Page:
When it comes to setting the rate for an individual policy, underwriters consider age, height, weight, current health, medical and family history, occupation and hobbies in order to set the premiums. Once the policy goes through the underwriting process, the price is then subject to your predicted life expectancy, the face amount, and the number of years the policy will be in force, explains Tony Franks, a financial planner for MetLife.

If you enroll in a group life plan you have the option to pay a portion or the entire premium or your employer might pay those costs for you.

Purchased through an agent, group policies can be issued with face amounts that start at 5,000 dollars, but can reach several million dollars depending on the size of the company. Most policies issued to a group are term life insurance, but some companies offer whole life to employees who wish to keep their coverage in retirement. Some policies are also portable, which means you can take the policy with you, and still pay the same price for coverage that you paid as an employee.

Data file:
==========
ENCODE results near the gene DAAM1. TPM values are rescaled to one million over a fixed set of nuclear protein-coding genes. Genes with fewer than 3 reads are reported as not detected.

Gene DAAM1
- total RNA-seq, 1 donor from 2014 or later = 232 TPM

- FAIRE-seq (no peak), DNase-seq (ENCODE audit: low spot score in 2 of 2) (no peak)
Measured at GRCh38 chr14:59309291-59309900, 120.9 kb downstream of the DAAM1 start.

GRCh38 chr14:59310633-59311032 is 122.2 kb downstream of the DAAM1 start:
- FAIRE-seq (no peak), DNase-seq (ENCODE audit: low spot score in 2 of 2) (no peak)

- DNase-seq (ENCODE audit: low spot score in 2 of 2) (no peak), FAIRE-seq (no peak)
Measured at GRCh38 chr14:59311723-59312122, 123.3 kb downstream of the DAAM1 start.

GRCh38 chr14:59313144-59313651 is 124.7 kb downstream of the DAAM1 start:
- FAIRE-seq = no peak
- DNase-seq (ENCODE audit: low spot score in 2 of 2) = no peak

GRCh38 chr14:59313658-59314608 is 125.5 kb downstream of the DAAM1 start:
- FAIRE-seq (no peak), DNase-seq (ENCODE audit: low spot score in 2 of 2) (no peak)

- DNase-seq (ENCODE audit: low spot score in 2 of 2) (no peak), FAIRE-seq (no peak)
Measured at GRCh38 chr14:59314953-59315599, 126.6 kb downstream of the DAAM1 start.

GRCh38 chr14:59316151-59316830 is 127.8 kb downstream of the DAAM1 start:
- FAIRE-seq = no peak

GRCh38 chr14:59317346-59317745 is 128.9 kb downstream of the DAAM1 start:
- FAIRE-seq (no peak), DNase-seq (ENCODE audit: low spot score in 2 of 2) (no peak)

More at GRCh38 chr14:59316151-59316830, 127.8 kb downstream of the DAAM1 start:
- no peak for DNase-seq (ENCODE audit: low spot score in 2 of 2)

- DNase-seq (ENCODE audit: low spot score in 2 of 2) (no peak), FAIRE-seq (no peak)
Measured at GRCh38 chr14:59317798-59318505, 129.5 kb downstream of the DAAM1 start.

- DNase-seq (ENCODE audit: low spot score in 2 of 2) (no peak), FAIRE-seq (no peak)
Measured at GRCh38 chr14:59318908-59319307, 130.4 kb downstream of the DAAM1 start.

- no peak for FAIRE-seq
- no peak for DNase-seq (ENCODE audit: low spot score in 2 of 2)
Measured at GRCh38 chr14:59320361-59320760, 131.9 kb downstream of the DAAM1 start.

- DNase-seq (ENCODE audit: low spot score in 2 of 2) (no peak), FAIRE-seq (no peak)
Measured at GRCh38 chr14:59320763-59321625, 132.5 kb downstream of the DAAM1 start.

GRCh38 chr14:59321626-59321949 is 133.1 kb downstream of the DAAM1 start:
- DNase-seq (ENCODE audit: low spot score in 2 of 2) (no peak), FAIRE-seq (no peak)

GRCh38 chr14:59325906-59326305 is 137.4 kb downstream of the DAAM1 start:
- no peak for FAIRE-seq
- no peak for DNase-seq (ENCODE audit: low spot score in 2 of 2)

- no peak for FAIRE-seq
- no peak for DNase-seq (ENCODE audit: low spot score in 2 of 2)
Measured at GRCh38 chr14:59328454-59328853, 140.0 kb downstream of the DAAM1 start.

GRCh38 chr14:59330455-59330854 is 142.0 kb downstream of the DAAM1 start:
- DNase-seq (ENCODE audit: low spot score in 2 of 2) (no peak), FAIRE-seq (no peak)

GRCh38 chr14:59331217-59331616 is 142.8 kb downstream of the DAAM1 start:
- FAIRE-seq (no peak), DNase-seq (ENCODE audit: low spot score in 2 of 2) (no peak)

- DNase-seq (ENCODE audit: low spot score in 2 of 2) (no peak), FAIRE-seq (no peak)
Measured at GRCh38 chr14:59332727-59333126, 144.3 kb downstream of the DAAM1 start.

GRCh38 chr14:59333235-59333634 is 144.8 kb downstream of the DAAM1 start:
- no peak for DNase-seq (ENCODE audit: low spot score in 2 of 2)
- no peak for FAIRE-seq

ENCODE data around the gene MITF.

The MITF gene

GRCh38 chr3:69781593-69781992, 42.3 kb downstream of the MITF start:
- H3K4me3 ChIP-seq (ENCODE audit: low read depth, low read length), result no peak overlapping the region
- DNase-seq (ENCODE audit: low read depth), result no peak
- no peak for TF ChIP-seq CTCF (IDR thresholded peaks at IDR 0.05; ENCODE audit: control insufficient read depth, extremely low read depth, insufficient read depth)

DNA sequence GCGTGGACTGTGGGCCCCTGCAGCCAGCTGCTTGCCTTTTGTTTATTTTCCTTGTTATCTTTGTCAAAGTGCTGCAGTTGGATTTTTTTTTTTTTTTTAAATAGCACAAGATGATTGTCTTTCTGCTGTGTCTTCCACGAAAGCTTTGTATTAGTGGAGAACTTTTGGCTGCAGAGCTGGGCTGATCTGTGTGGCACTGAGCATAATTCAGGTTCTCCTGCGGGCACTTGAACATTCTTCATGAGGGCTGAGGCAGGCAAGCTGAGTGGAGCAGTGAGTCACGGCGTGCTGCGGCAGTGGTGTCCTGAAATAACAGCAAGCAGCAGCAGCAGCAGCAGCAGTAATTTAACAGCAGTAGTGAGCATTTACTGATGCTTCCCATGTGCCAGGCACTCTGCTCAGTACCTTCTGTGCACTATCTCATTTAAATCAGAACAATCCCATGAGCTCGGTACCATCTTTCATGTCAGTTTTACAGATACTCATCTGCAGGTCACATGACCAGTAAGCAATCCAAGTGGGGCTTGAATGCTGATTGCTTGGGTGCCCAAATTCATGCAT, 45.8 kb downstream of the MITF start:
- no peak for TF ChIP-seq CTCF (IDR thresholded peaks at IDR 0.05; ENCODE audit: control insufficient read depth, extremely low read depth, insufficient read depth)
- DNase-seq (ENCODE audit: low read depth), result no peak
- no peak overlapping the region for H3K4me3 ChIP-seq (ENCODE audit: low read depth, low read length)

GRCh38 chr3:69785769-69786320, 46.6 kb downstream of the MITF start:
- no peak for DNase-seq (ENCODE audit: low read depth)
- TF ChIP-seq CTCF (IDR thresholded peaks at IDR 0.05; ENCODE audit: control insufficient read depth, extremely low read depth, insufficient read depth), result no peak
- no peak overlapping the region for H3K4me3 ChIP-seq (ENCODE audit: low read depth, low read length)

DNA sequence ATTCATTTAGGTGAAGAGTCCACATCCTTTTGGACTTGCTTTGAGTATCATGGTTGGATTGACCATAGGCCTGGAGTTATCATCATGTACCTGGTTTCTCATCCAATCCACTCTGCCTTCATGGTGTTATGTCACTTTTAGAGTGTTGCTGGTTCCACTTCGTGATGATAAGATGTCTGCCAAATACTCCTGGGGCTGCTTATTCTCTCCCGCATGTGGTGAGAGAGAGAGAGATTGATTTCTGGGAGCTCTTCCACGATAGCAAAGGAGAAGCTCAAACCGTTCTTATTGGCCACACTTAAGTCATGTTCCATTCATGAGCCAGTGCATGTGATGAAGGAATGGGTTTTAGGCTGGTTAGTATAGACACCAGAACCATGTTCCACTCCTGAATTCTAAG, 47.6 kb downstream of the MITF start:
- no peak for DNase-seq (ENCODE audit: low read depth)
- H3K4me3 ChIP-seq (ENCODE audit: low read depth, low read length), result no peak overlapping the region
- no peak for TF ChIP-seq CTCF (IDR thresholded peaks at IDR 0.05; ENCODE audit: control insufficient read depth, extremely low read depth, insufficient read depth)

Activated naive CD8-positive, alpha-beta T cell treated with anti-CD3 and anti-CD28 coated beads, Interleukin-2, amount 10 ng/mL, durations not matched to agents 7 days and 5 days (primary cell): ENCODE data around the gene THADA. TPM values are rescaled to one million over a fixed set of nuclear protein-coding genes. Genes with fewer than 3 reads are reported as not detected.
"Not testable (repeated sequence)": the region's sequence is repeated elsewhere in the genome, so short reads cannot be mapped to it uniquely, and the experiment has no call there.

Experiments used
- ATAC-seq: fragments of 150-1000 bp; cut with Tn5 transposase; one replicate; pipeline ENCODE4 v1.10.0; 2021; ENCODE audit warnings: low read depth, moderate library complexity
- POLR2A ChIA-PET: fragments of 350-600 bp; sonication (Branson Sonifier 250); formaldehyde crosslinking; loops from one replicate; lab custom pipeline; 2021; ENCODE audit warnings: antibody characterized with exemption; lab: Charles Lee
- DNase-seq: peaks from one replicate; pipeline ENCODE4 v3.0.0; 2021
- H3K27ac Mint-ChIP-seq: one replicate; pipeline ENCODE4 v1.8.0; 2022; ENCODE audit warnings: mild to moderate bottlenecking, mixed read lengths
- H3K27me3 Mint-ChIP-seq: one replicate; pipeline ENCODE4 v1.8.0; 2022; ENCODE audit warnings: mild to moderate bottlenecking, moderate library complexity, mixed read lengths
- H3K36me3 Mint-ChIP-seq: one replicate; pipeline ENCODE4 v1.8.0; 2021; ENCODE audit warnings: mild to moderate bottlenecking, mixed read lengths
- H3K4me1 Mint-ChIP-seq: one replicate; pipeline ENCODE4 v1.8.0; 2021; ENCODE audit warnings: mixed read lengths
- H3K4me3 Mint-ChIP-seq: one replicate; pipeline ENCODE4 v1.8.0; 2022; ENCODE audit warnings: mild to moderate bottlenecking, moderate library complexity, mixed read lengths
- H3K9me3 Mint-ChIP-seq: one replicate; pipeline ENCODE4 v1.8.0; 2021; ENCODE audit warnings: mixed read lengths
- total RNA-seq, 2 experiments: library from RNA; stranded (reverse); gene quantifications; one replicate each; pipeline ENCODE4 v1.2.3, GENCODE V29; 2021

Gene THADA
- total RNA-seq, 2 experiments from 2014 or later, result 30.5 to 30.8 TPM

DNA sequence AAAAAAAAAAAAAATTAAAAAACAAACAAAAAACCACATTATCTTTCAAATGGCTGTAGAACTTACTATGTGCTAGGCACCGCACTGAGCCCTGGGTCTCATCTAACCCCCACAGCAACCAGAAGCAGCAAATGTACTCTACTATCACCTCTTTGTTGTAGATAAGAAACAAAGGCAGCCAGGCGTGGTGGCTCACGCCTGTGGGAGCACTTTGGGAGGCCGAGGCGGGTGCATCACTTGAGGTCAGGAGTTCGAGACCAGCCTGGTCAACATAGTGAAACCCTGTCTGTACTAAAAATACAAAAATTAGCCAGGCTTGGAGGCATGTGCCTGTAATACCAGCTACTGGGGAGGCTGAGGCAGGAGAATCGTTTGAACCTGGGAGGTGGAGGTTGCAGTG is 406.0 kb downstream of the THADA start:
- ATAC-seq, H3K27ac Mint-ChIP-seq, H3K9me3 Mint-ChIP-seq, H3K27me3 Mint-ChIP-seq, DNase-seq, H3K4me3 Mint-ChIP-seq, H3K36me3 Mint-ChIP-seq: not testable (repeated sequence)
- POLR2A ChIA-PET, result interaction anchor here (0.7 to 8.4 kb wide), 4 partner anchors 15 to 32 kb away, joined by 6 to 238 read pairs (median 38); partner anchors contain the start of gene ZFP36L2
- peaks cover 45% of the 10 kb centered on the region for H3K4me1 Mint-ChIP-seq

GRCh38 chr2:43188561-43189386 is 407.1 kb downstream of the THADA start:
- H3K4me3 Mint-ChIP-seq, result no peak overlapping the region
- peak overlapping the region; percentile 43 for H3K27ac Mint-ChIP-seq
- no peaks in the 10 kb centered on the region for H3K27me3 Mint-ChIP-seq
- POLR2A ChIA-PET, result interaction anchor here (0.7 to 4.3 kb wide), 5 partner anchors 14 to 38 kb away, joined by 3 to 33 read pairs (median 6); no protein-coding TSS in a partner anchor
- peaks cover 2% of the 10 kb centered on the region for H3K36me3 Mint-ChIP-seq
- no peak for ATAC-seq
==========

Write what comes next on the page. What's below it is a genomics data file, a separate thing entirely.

Group life term policies are usually basic (they only pay funeral expenses) and often do not provide enough coverage for dependents, but it can be used as a supplemental life insurance policy to permanent coverage.

“Basic term life insurance can make a good supplement to a more permanent policy. It is definitely a good starting point for basic coverage and creates a base for the policyholder,’ said Fritz. “But it’s best to have an expert in the field access their individual needs to determine how much life insurance is adequate.”

A disadvantage of group life is if you leave a job, you typically cannot take your policy with you. Also, the yearly premium you pay for group life depends on certain factors such as the number of employees and the average age of each member of the group. Fritz adds that if someone in your group is diagnosed with a critical illness, this doesn’t necessarily mean the members of the group would have to pay a higher rate for coverage at renewal time.

“A lot depends on the group size, if it’s a very small group made up of 20 employees they may have to pay a higher rate if one of the employees becomes seriously ill, but if you work for a large company one person’s illness wouldn’t have much impact on cost because the policy covers so many people,” said Fritz.